Today I (re)watch: Gilmore girls, 5.07

I adore this episode. Rory follows her journalistic instincts all the way to an eccentric, debaucherous (is that a word?) and hilarious event in the middle of nowhere, and the rich bro extraordinaire grows a little bit on all of us. Emily finds out – from, uh, Kirk – that Lor is dating Luke, so both her and Richard demand to re-meet him. Zach is done processing and is verbalizing a little.

SPOILER ALERT. I have seen all the seasons before, so I am reviewing with future events in mind. SPOILER ALERT

I also adore Rory’s hair this season. It is my favorite season, as far as Rory’s hair goes – which we all know, is the most important factor.

Lorelai was hiding Luke
I don’t blame her for hiding anything from her parents, to be honest. Emily demands to re-meet Luke the following week. She doesn’t even ask. She gives zero fucks.
honk if emily

Lorelai feels like the entire world is doomed because she knows what her parents are like. Luke doesn’t know. He has heard some, but he doesn’t know know. He finds out soon enough, though.

Luke (seeing the Gilmores’ house): This is what causes peasants to revolt. This is how heads end up on spikes.
Lorelai: Open with that. That’s a great icebreaker.

Zack is ready now
Zack is, like I was saying, pretty average. And Lane is a glorious goddess. That said, he is a dork and he tries, so I don’t dislike him. Todd Lowe (the actor) was a great choice for that role, too. His little dorky smile when he is talking to Lane about figuring out the dating thing is perfect.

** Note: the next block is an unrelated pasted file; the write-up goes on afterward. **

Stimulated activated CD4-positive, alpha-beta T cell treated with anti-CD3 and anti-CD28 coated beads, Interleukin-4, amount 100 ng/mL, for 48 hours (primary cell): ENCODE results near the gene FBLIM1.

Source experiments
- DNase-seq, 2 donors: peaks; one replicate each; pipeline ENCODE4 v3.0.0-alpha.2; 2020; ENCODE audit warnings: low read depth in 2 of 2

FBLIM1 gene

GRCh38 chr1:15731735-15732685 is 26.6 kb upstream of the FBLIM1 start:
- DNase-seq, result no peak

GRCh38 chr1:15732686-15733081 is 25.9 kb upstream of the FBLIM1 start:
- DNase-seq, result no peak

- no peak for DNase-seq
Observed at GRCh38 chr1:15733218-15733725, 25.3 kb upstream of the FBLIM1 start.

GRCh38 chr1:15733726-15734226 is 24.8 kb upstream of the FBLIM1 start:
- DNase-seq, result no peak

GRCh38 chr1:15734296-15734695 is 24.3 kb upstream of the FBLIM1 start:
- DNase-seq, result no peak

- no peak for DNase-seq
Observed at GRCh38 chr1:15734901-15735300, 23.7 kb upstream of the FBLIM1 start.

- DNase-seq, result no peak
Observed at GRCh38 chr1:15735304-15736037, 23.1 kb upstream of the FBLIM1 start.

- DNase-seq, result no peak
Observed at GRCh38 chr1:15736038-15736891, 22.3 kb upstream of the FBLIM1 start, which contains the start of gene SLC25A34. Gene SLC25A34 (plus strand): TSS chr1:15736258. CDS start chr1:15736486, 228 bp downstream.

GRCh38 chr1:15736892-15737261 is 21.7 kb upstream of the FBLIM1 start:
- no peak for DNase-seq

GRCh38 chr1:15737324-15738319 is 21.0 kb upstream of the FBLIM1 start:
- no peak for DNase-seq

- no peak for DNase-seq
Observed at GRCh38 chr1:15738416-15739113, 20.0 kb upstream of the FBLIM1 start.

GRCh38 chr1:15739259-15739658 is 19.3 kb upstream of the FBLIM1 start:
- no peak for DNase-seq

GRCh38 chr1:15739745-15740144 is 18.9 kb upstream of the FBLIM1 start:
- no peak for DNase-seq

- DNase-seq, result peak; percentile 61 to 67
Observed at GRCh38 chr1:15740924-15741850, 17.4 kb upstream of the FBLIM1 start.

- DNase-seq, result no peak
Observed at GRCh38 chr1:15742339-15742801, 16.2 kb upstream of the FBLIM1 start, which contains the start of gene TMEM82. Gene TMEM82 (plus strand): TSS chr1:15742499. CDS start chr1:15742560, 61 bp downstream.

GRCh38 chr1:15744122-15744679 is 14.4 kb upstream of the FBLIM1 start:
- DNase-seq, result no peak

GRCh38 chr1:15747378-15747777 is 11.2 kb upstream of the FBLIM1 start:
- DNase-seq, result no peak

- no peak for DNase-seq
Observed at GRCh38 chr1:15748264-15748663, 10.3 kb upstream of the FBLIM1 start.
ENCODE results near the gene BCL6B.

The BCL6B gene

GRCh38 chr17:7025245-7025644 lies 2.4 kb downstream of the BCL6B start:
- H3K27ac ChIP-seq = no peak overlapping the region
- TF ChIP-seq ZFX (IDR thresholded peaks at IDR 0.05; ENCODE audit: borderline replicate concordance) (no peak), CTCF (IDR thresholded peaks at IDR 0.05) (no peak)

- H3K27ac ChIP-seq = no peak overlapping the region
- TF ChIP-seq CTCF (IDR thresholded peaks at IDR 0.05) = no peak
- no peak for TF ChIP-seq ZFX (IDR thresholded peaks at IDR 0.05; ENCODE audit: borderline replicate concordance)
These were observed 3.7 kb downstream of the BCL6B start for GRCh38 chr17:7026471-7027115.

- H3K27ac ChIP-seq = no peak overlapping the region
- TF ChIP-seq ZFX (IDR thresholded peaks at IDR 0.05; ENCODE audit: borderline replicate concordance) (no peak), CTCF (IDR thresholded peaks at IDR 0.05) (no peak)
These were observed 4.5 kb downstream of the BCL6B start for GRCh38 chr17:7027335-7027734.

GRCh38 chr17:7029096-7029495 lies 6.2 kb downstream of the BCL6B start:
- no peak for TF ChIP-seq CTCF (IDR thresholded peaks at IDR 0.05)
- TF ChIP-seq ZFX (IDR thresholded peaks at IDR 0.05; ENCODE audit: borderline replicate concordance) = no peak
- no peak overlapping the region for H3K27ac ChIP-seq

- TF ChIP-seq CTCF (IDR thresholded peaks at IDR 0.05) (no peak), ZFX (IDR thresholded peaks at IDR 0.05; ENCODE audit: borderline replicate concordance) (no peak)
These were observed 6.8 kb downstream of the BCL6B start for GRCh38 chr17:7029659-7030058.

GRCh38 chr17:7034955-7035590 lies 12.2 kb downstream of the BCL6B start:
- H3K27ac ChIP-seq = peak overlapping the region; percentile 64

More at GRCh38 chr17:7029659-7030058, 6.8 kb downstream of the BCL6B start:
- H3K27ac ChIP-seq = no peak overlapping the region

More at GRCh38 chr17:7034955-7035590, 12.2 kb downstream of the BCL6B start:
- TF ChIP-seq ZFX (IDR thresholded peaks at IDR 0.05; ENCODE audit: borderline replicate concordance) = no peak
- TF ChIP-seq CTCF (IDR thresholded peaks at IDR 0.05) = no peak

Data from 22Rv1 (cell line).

I don’t think I had paid attention to Lane’s room. I love it. It is the perfect combination of cute and rock n roll. They have a date at their place, because they live together. But Brian wants to join them, which is awkward and hilarious. But, like, they dress up, and everything. I am kind of okay with this.

Quality time with the Gilmore grandparents
First, the friday night dinner happens, with Emily.

I am not sure if I have mentioned this before. Lorelai criticizes the hell out of her parents for constantly laying off employees without much of a reason, and for being stuffy elitist snobs. Which, I mean, they are. But Lor doesn’t make much of an effort to get to know the maids, and is often making jokes that only confuse them and can possibly make them underperform, per Emily’s standards. Apart from a few times – that I am pretty sure I could count with one hand – neither Rory nor Lor go out of their way to defend these employees, except when it is to ridicule Emily. Just a thought.

Uuuugh Emily makes a joke about Tourette’s. *sigh*

Emily is in top shape for this Friday night dinner. She was subtly elitist and dismissive, slowly escalating in her veiled attacks. Kelly Bishop is so so perfect in this role, partly because she gets the nuances of the upper-class, Emily-Post-etiquette, passive-aggressive master manipulator. The way she pronounces beer, rustic, charming. Simple cloth.  E V I L .
Lorelai: The word “beer”? Backhand slang for “nitwit juice”.

Luke was right, though. Lorelai jumping in was making it worse. Lorelai jumping at everything makes everything worse, every Friday night dinner in the entire show. She means well, but she doesn’t always handle things super great. She was making Luke even more nervous than he probably already was.

At dinner, though, Emily goes for the kill. The roadkill, specifically. She goes on and on about how diners often serve dead animals found on the street, how diner-goers are careless and gross, etc. Emily is such a treasure, as a character. But only as a character. I know people who are as infuriatingly classist, who are not fictional characters. Which is what makes Emily so important, but also so easy to hate sometimes. She can be horribly destructive, with Luke and Lorelai’s relationship being the best example the series provides.

Luke: You know what’s amazing? I mean, truly amazing?
Lorelai: What?
Luke: She never said anything bad about me or the diner or anything else concerning me.
Lorelai: She’s good.
Luke: And all I did was thank her over and over. She’d hammer me, and I’d thank her.

Then comes golf with Richard. Lorelai tries to stop it, but Richard is set on re-meeting Luke. Whatever that means for him and Emily.
Lorelai: Well, have fun.
Richard: This is not about fun. This is about protocol.